While national broadband plans and universal access directives continue to be adopted and implemented by countries around the world, a subset of universal access initiatives – public access policies – play an outsized role in ensuring underserved and under-resourced communities are able to benefit from internet connectivity as well. While some universal access initiatives embed network coverage obligations and/or targeted subsidies for network expansion, these programmes still may not lead to internet adoption and use because costs for some users may still be prohibitive, even if they are nominal or near-zero. For many users, only free-to-the-user options provide the opportunity and on-ramp to participate in the digital economy, and therefore public access programmes that support free internet access in public places, community centres, libraries, etc. remain a crucial way to disseminate access to information and the public internet.

5.4 Support effective and innovative spectrum policies to improve broadband availability for underserved and marginalized groups.

There are still significant pockets of populations and communities that have yet to benefit from communication access and efforts to reach those underserved individuals would be aided by considering effective and innovation in spectrum allocation. Improvements in spectrum use include ensuring a flexible regime that allows for spectrum repurposing and re-farming, particularly as new generations of communications technology become available and new applications of technology emerge, such as smart systems, Internet of Things and more. Additionally, innovations in spectrum management would enable underserved communities and other marginalized groups to develop their own connectivity solutions in situations where commercial retail service providers are failing to extend service to them, including encouraging governments and regulators to adopt support pro-investment spectrum policies. These include licensing sufficient amounts of coverage (e.g. sub-1GHz) and capacity (e.g. above 1 GHz) spectrum, use of license-exempt spectrum, providing exemptions for non-profit operators, normalizing transparency in the assignment of spectrum frequencies, and issuing long-term, technology-neutral licenses with a clear process of renewal.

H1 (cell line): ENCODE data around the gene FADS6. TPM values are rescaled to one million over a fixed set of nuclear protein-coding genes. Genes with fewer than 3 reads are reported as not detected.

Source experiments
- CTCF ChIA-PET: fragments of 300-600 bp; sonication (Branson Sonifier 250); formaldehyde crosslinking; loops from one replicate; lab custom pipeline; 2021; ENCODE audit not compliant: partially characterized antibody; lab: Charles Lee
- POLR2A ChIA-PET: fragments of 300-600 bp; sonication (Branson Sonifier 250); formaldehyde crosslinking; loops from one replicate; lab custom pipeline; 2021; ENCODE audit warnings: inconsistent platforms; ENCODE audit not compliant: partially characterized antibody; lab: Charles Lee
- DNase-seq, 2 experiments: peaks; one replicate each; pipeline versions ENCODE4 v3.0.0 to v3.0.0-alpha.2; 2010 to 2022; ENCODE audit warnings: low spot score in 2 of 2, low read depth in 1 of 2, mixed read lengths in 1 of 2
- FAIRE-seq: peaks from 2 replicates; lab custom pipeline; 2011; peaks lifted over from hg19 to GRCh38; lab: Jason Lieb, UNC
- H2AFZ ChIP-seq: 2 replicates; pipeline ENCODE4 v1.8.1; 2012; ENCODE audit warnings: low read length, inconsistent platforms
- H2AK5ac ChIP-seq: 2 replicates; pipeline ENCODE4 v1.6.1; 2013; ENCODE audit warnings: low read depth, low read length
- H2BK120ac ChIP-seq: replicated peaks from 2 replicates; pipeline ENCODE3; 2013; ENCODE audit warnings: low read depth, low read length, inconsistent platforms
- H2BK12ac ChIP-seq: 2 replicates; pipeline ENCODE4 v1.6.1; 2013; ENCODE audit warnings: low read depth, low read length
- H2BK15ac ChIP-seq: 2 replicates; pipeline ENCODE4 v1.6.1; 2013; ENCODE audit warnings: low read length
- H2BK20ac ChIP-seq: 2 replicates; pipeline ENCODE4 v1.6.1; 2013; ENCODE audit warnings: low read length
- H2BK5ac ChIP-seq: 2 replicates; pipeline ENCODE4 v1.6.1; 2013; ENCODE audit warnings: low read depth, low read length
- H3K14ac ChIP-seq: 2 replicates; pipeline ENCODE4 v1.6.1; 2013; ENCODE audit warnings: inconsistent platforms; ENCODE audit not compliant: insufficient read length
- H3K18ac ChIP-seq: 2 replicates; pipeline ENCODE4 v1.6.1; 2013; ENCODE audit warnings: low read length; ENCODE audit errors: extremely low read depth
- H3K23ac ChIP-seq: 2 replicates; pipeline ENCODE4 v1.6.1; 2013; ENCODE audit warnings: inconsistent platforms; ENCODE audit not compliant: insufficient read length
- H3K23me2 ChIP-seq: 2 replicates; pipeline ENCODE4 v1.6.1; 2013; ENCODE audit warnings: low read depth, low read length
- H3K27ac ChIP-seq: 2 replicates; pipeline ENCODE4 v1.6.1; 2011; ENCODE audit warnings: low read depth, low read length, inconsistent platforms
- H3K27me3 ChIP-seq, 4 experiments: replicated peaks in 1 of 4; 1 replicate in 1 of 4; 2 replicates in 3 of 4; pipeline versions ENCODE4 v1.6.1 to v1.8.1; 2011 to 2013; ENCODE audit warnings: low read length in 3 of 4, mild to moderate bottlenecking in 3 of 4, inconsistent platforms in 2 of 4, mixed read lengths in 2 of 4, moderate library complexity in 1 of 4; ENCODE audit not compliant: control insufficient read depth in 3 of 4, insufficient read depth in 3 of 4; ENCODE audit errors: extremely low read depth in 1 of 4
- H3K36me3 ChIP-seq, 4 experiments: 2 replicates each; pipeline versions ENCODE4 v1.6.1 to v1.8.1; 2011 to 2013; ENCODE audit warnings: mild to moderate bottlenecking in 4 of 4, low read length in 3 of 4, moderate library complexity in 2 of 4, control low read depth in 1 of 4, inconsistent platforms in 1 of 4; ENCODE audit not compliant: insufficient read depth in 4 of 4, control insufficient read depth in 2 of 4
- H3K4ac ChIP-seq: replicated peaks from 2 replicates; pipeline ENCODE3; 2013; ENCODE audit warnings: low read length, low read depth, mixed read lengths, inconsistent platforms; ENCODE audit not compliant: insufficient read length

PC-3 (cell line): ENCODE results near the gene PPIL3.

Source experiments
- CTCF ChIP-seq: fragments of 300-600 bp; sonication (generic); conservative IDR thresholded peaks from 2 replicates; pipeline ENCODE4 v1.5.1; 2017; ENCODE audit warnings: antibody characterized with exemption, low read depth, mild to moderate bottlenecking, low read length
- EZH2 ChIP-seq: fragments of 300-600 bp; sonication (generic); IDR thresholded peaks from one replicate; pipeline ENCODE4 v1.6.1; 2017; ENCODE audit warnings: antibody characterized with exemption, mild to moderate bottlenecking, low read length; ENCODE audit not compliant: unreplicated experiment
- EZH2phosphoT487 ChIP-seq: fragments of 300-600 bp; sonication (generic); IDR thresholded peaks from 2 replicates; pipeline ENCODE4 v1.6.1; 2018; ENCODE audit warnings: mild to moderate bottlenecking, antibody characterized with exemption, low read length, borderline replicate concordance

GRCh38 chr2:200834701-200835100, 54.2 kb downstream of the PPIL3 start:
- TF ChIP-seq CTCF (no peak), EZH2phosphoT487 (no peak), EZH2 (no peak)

5.5 Expand initiatives to map network coverage and infrastructure needs, developing priority lists for investment, including where subsidies are required

A lack of comprehensive and up-to-date market data on pricing and network infrastructure availability hampers the ability to better inform policy decisions, commercial investments and consumer choice. Furthermore, a lack of accurate network infrastructure not only hampers efforts to expand access, but also diminishes the ability of the international community to leverage digital infrastructure to provide humanitarian and disaster support.